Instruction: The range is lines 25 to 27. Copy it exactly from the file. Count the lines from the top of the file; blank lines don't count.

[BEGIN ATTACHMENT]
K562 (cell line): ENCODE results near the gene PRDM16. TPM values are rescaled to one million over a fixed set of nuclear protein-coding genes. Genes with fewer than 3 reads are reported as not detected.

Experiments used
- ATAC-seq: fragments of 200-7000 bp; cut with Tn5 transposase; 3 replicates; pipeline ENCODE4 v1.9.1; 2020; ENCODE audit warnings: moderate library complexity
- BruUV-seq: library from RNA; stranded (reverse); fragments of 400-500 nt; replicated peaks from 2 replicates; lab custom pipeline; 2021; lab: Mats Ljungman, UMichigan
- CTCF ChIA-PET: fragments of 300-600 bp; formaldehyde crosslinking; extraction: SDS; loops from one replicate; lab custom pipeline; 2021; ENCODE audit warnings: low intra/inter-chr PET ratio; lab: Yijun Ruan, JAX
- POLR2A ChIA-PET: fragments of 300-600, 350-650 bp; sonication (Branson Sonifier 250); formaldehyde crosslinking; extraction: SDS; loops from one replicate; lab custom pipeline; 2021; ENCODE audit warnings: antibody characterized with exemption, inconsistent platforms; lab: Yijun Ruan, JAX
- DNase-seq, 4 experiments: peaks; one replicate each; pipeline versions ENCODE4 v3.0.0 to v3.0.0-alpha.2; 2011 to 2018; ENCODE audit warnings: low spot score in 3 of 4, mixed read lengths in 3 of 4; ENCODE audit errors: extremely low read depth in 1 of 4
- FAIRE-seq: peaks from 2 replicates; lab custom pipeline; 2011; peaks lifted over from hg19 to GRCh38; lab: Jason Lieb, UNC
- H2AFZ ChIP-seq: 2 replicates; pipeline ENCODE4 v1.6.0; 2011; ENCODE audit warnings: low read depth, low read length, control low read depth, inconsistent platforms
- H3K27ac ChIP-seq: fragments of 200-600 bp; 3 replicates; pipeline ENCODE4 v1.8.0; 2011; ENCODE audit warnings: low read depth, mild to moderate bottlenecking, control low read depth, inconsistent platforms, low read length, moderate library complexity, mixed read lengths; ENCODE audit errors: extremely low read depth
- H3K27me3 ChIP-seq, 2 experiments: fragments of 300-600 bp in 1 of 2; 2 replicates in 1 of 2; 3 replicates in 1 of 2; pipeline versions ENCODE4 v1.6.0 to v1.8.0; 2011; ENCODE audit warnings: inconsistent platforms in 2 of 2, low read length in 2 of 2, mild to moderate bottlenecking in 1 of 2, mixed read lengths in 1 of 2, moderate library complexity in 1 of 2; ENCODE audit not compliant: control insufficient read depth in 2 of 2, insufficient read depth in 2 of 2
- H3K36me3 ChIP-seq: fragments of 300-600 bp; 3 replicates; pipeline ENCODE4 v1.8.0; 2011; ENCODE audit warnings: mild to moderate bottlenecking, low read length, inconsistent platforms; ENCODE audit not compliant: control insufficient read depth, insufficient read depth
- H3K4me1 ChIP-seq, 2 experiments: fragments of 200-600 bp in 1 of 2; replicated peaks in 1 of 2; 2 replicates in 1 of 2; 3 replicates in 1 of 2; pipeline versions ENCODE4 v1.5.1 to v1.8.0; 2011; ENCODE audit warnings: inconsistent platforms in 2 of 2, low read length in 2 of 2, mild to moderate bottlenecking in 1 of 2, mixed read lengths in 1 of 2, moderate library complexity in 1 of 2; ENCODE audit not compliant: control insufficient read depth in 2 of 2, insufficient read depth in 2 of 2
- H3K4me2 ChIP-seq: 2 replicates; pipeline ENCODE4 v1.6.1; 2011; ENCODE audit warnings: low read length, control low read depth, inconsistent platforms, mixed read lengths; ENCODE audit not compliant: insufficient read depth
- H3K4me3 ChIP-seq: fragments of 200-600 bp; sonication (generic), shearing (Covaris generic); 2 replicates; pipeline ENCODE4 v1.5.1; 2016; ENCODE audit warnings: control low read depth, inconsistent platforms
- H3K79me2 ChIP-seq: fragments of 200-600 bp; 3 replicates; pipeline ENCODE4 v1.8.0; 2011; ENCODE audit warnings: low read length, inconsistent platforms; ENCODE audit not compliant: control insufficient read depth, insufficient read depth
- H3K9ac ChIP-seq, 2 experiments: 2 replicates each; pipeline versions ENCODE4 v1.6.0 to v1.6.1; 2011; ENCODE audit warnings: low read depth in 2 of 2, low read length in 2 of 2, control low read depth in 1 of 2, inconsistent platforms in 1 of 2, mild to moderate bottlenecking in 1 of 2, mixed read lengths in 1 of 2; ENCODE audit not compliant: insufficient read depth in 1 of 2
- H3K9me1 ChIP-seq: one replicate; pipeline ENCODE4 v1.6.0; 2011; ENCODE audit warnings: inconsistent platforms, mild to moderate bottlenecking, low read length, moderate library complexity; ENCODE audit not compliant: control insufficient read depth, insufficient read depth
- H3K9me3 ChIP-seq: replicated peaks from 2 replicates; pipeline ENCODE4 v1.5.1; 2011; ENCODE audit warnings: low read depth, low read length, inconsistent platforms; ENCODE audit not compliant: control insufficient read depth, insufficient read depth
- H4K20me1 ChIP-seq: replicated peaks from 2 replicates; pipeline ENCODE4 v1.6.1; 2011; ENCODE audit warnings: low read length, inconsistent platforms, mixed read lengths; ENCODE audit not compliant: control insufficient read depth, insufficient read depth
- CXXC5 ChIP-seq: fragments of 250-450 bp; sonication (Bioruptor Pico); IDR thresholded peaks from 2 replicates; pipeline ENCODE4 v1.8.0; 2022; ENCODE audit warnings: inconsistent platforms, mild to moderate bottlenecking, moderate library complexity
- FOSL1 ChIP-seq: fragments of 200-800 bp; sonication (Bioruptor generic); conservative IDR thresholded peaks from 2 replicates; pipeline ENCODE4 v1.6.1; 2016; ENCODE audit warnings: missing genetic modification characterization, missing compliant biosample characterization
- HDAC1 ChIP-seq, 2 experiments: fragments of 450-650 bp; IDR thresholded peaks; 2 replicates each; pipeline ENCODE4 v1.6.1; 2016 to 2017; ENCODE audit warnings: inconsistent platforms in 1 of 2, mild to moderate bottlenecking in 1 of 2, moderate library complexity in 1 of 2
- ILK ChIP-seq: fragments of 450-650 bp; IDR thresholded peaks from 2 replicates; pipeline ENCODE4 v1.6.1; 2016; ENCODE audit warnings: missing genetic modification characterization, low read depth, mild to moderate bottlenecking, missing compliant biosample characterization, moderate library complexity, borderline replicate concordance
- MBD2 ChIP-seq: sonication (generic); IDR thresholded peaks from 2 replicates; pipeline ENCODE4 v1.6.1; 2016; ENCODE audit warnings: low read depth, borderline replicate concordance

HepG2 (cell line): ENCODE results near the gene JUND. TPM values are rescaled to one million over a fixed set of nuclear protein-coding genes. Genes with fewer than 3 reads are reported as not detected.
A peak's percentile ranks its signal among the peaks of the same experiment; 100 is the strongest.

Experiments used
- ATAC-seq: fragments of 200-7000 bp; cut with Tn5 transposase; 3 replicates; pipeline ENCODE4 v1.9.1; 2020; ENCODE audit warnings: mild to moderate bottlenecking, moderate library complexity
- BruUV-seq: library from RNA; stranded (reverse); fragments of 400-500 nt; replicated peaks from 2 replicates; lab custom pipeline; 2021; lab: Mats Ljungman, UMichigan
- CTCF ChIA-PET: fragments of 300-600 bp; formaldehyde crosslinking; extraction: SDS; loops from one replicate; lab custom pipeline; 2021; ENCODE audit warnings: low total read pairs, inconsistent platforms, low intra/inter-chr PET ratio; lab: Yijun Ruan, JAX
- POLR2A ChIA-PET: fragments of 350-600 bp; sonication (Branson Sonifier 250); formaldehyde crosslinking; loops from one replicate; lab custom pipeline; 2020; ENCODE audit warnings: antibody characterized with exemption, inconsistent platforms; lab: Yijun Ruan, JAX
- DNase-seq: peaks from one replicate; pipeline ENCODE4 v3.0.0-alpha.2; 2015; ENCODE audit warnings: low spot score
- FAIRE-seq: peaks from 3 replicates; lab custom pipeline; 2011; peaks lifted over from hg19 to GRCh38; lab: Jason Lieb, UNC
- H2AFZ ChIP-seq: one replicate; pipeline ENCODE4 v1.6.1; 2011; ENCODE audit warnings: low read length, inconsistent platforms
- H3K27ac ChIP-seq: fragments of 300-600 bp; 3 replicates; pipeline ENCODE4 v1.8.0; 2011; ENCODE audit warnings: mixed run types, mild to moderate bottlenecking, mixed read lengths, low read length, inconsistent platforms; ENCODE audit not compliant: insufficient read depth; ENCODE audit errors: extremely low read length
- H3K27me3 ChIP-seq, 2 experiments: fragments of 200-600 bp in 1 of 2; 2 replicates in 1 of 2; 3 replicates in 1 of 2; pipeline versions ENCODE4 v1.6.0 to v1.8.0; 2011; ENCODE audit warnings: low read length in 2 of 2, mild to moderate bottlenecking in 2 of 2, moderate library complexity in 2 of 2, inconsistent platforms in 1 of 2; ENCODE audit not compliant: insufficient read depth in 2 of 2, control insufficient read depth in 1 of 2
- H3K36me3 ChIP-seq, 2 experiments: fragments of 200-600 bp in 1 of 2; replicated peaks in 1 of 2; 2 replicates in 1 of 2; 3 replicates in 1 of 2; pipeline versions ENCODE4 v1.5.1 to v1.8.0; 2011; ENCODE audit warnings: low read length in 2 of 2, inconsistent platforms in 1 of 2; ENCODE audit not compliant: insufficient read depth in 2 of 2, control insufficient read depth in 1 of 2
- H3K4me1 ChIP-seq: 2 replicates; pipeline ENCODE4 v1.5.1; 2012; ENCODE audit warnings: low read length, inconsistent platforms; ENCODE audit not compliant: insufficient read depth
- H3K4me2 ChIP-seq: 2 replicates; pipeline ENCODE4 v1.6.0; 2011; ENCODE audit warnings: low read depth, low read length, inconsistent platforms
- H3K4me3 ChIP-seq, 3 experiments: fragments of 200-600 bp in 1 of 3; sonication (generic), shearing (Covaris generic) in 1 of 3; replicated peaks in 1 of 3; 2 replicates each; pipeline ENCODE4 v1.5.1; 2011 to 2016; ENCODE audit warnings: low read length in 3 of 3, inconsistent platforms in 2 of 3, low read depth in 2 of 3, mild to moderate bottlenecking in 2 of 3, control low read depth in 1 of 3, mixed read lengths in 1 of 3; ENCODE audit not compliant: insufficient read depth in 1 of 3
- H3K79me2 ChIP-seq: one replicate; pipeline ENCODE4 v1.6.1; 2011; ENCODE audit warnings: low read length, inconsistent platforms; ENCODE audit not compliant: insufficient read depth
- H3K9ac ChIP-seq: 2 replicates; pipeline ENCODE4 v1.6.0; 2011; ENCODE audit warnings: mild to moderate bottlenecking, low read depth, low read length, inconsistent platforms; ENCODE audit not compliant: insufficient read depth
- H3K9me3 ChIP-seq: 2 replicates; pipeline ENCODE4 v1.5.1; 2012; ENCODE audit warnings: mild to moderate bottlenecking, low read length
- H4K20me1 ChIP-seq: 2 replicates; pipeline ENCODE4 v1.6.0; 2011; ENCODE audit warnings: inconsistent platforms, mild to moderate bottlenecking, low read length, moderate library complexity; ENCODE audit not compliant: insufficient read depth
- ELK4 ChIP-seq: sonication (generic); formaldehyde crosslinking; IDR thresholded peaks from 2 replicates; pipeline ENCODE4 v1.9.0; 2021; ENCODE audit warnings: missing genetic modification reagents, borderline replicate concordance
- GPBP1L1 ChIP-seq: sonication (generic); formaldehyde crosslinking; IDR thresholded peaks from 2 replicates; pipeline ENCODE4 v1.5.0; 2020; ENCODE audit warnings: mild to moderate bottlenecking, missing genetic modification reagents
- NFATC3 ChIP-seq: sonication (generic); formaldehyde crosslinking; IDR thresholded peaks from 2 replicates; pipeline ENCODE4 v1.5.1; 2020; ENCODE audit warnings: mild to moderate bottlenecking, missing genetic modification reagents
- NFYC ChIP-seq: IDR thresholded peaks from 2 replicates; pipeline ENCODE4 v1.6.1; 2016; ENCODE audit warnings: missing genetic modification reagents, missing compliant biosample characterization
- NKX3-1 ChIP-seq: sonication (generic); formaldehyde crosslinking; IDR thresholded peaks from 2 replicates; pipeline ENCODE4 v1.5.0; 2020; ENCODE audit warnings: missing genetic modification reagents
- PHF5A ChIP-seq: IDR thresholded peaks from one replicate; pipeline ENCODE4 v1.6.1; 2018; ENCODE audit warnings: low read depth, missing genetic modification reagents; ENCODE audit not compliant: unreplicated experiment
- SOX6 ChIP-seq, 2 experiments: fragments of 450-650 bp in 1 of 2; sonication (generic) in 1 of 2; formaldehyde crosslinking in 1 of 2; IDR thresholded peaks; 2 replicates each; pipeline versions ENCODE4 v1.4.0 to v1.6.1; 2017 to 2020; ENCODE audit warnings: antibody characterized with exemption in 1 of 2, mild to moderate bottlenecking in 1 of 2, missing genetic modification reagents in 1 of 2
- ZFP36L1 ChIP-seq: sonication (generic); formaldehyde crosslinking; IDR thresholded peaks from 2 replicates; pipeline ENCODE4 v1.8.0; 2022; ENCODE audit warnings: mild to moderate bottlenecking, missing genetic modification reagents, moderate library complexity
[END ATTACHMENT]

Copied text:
- MBD2 ChIP-seq: sonication (generic); IDR thresholded peaks from 2 replicates; pipeline ENCODE4 v1.6.1; 2016; ENCODE audit warnings: low read depth, borderline replicate concordance

HepG2 (cell line): ENCODE results near the gene JUND. TPM values are rescaled to one million over a fixed set of nuclear protein-coding genes. Genes with fewer than 3 reads are reported as not detected.
A peak's percentile ranks its signal among the peaks of the same experiment; 100 is the strongest.